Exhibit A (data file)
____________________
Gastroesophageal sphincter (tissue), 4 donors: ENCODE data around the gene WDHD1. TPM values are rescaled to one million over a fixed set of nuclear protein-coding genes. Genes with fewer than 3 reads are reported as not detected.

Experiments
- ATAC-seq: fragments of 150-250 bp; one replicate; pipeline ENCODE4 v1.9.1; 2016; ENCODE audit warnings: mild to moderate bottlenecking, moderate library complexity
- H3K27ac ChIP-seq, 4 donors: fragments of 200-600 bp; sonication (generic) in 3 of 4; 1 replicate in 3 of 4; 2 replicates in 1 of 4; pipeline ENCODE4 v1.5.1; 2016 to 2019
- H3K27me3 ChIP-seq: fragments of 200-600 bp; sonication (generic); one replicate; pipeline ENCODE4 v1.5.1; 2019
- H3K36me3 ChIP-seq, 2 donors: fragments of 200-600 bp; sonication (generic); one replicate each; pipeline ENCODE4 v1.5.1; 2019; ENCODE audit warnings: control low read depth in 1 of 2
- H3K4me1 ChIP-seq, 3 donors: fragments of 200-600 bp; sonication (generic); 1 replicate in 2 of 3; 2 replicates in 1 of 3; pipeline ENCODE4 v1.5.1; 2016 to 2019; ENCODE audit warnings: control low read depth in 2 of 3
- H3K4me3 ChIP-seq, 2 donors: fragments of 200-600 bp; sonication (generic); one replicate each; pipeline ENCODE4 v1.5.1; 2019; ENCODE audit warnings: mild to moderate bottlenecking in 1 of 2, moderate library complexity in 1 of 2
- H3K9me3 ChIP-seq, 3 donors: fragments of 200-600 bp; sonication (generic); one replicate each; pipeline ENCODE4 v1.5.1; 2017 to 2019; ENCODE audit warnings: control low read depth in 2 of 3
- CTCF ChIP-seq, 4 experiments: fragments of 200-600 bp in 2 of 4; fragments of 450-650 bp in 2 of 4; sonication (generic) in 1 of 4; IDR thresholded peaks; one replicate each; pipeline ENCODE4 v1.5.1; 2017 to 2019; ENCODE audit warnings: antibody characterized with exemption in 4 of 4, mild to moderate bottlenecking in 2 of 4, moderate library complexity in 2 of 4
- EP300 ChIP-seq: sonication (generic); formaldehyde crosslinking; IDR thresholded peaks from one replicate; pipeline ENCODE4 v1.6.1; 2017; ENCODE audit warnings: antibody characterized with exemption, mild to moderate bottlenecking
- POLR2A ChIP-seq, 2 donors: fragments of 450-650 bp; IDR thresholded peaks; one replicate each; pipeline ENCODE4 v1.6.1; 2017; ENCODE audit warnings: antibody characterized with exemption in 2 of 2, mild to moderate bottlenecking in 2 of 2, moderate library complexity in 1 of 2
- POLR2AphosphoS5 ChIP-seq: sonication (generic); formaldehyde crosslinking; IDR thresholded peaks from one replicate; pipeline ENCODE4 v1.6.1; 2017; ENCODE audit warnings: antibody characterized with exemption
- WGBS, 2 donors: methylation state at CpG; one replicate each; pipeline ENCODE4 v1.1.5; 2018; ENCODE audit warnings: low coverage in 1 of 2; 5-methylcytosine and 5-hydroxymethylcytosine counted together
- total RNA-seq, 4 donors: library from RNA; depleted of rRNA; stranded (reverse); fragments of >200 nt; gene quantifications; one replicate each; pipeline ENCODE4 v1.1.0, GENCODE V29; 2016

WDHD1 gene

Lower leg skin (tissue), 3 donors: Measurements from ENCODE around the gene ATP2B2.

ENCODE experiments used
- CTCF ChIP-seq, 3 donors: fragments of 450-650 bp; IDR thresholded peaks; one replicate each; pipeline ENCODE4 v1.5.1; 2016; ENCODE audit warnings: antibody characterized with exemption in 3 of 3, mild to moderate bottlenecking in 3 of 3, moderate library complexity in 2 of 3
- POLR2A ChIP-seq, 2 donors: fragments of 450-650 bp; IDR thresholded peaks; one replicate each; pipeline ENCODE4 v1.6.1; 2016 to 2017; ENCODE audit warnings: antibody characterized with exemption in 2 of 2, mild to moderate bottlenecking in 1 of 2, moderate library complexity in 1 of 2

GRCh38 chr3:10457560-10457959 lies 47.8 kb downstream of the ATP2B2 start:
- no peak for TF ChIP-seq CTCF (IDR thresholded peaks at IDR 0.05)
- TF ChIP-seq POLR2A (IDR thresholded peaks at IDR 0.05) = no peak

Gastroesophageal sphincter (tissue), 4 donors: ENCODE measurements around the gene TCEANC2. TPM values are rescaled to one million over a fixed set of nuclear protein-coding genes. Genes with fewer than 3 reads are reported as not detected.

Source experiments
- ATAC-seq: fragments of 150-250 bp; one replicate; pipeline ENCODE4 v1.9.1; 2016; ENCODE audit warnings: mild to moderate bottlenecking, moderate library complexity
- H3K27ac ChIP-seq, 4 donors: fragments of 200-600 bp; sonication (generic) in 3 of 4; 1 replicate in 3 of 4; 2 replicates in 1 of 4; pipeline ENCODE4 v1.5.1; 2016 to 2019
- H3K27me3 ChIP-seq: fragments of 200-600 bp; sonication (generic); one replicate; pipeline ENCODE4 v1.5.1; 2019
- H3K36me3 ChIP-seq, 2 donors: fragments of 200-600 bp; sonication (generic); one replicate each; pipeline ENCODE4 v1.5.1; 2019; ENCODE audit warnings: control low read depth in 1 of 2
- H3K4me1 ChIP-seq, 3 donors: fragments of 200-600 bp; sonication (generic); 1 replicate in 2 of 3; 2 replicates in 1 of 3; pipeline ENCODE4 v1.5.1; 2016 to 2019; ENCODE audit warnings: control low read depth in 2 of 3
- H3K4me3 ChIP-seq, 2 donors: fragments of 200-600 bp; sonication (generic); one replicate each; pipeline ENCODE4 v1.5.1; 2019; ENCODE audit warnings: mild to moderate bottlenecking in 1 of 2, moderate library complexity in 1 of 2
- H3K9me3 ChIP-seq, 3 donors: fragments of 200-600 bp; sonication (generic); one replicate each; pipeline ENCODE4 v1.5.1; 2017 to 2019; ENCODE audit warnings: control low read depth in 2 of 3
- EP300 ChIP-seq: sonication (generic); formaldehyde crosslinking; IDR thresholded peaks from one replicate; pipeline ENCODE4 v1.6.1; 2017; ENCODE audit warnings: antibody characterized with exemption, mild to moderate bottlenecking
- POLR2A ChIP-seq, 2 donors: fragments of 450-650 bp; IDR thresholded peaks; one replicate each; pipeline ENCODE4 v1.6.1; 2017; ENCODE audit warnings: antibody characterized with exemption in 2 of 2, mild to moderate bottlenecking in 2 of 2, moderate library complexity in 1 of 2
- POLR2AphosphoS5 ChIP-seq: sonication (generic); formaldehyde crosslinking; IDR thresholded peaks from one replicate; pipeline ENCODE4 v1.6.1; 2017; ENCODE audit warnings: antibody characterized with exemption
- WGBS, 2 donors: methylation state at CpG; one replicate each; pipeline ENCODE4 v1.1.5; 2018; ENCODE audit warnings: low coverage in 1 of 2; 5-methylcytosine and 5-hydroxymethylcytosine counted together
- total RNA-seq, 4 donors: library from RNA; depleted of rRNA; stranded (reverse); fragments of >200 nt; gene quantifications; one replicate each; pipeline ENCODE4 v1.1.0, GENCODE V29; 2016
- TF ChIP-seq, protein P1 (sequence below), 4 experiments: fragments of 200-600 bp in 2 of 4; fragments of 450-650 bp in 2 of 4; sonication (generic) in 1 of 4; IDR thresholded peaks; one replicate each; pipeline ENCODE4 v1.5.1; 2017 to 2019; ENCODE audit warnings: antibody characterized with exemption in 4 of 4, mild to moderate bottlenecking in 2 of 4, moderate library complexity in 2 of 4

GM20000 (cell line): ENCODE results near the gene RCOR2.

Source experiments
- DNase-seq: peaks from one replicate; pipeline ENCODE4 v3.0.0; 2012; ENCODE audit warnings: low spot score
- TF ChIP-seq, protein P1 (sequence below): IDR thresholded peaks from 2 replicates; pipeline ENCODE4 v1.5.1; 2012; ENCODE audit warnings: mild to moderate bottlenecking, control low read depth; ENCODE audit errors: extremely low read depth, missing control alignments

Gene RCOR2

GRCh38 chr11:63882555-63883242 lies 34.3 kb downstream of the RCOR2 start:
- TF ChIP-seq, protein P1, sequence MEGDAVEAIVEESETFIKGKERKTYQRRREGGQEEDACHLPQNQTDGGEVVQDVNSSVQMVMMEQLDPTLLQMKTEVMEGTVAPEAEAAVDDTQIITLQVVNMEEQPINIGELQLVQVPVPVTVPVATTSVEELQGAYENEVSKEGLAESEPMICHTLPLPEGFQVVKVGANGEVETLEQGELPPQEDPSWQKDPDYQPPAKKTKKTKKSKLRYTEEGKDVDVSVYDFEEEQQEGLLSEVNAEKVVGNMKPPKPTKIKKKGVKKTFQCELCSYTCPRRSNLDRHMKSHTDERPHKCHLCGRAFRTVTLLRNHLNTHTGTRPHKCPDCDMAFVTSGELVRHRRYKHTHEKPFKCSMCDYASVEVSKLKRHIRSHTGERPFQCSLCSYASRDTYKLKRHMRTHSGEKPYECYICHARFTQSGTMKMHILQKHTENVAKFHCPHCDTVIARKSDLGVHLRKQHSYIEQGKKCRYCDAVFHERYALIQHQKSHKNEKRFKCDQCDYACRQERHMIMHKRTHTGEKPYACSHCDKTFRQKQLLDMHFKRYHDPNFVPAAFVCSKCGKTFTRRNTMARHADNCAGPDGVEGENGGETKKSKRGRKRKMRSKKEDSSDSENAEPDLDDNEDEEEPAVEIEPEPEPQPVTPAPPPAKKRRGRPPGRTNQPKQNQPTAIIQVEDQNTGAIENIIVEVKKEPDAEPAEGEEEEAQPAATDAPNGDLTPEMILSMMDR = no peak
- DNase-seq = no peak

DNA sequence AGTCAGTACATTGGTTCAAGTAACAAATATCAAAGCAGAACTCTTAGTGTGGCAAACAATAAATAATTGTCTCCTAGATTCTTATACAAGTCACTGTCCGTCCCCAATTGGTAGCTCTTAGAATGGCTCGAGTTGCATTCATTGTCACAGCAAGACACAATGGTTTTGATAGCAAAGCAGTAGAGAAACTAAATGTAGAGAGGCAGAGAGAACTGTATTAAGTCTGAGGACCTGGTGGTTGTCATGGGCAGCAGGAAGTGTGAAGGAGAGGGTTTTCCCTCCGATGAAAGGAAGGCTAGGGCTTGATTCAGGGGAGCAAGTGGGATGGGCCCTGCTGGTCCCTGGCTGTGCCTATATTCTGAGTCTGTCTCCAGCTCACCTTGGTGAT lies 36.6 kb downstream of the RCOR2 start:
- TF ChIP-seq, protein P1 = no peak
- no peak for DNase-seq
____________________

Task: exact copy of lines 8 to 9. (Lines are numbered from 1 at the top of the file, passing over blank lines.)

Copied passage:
- H3K4me3 ChIP-seq, 2 donors: fragments of 200-600 bp; sonication (generic); one replicate each; pipeline ENCODE4 v1.5.1; 2019; ENCODE audit warnings: mild to moderate bottlenecking in 1 of 2, moderate library complexity in 1 of 2
- H3K9me3 ChIP-seq, 3 donors: fragments of 200-600 bp; sonication (generic); one replicate each; pipeline ENCODE4 v1.5.1; 2017 to 2019; ENCODE audit warnings: control low read depth in 2 of 3